We began with an overview of some of the ambiguities in the text of Genesis 2-3, particularly in relation to what Genesis 3 – the story of the ‘Fall’ – says about gender and female sexuality. Does Eve’s creation after Adam – and from Adam – suggest that woman is subordinate to man within the divinely mandated created order? Why does the snake talk to Eve, rather than Adam – does it suggest women’s greater vulnerability to temptation and disobedience? Why did Adam eat the fruit given to him by Eve – did she have to persuade or tempt him to eat it or did he bite into it quite willingly? And what was the forbidden fruit anyway – and why was it forbidden by God in the first place?

Countless interpretations of these textual ambiguities have been put forward over the centuries, many of which have pointed not only to woman’s secondary status in the created order but also to her textual characterisation as weak-willed and naive, prone to sin and solely to blame for the ‘fall’ of humanity and the loss of Edenic relations between both male and female and humanity and God. Moreover, Eve also stands accused of being the archetypal temptress, who uses her sexual allure to entice men away from their natural godliness and to indulge in the ‘forbidden fruit’ of untrammelled sexual desire. As the early Christian and Jewish readings of Genesis 2-3 quoted below suggest, this biblical narrative does not only recount the misdeeds of the first female biblical character, it advances an ideology about all women, explaining their dangerous nature and justifying the need for male dominance and control.

  • 1 Timothy 2.12-14: ‘I permit no woman to teach or have authority over a man; she is to keep silent. For Adam was formed first, then Eve; and Adam was not deceived, but the woman was deceived and became a transgressor’.
  • Ben Sirach 25.24 (2nd Century BCE wisdom text): ‘From a woman sin had its beginning, and because of her we all die’.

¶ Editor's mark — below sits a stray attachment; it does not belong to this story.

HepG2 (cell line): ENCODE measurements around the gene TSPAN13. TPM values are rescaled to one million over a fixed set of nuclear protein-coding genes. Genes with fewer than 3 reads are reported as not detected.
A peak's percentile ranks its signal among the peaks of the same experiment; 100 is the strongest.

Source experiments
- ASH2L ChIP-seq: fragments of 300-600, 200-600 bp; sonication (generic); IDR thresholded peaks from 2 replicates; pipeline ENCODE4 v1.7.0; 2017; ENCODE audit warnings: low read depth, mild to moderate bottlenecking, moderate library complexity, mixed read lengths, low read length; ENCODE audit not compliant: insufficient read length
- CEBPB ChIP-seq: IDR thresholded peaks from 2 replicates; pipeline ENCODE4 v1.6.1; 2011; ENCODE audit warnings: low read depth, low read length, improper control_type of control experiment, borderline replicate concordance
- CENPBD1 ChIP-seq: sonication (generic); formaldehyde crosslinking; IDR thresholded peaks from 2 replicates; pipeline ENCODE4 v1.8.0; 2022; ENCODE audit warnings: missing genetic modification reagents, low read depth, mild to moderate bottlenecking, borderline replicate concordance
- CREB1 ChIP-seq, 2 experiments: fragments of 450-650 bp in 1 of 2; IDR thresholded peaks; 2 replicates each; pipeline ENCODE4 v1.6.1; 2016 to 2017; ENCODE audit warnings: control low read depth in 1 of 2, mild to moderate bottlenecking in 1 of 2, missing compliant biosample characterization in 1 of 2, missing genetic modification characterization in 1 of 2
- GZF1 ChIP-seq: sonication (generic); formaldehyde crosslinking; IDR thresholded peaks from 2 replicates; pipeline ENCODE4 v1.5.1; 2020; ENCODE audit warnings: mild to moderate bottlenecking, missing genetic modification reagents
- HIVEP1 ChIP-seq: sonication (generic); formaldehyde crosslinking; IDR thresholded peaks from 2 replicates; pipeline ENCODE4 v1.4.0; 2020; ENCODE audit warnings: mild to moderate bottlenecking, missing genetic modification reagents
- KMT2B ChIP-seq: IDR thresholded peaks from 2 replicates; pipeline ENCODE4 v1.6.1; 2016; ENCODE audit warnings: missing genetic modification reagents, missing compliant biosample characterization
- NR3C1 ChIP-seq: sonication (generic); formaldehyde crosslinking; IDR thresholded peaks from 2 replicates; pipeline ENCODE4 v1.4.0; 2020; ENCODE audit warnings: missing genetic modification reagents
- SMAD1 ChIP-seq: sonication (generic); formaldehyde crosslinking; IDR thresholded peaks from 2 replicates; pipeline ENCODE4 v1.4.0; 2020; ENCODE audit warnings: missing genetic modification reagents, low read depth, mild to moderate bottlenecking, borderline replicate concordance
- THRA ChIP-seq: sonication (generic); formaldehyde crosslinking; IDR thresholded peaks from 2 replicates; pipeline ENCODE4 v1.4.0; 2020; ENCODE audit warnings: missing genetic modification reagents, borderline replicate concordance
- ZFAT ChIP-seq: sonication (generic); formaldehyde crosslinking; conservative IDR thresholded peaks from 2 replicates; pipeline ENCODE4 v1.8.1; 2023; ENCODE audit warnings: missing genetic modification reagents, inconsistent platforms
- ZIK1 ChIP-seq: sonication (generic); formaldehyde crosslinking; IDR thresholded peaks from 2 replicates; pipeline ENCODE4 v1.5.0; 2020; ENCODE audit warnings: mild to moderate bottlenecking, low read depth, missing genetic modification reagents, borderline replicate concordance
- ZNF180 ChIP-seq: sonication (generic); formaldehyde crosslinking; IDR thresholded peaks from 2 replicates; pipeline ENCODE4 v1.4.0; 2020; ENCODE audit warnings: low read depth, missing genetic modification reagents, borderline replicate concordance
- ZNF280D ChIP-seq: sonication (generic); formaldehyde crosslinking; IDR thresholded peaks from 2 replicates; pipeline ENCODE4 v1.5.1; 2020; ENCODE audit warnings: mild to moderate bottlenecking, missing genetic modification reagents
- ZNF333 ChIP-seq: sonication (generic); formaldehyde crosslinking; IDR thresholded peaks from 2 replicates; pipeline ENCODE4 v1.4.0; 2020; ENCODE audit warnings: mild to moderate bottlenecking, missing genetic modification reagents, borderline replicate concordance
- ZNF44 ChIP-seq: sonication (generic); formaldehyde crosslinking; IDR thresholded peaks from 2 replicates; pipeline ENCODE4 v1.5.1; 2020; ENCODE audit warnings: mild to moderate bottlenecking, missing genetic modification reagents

• Philo (Jewish philosopher, 25 BCE-50 CE): Women are ‘the beginning of blameworthy life’. Their bodily appetites are ‘the beginning of wrongs and violation of law, the pleasure for the sake of which men bring on themselves the life of mortality and wretchedness in lieu of that of immortality and bliss’.
  • Augustine (Christian theologian, 354-430 CE): ‘[Eve] was of small intelligence and … lives more in accordance with the promptings of the inferior flesh than by the superior reason’.
  • Clement of Alexandria (Christian theologian, 150-215 CE): ‘Every woman should be filled with shame by the thought that she is a woman…the consciousness of their own nature must evoke feelings of shame’.
  • Tertullian (Christian theologian, 155-245 CE): ‘And do you not know that you are (each) an Eve? The sentence of God on this sex of yours lives in this age: the guilt must of necessity live too. You are the devil’s gateway: you are the unsealer of that (forbidden) tree: you are the first deserter of the divine law: you are she who persuaded him whom the devil was not valiant enough to attack. You destroyed so easily God’s image, man. On account of your desert— that is, death— even the Son of God had to die’.
  • Jerome (priest, theologian 347-430 CE): ‘Woman is the root of all evil
  • 15th Century with-hunter’s manual, Malleus Maleficarum: ‘In the Old Testament, the Scriptures have much that is evil to say about women, and this because of the first temptress Eve and her imitators’.

malleus.cover

Yes, throughout the long history of interpretation surrounding Genesis 2-3, Eve gets the blame for all humanity’s woes; moreover, all women are Eve, all women are associated with sin, guilt, temptation, and evil. No wonder men have to exert power over us, lest our evil natures wreak further havoc in this divinely ordained patriarchal world. We might be tempted to roll our eyes at the outdated views of these early interpretive efforts, dismissing their horrible misogyny as the result of archaic responses that no longer wield power in our contemporary Bible-reading cultures. Alternatively, we may tend to agree with their general interpretation of Genesis 2-3, but seek to whitewash the violence and vitriol of of such readings with platitudinous appeals to the far more equitable creation account of Genesis 1, where ‘male and female’ are both created – concurrently it seems – in the ‘image of God’. And yet, despite the fact that these early interpretations of Genesis 2-3 are indeed products of their time, their legacy across time and space has been ubiquitous and far from harmless; indeed, it’s almost a truism to say that the Genesis 2-3 text has had and continues to have a real and deleterious effect on women’s social, political, and religious lives: as feminist theologian Mary Daly noted: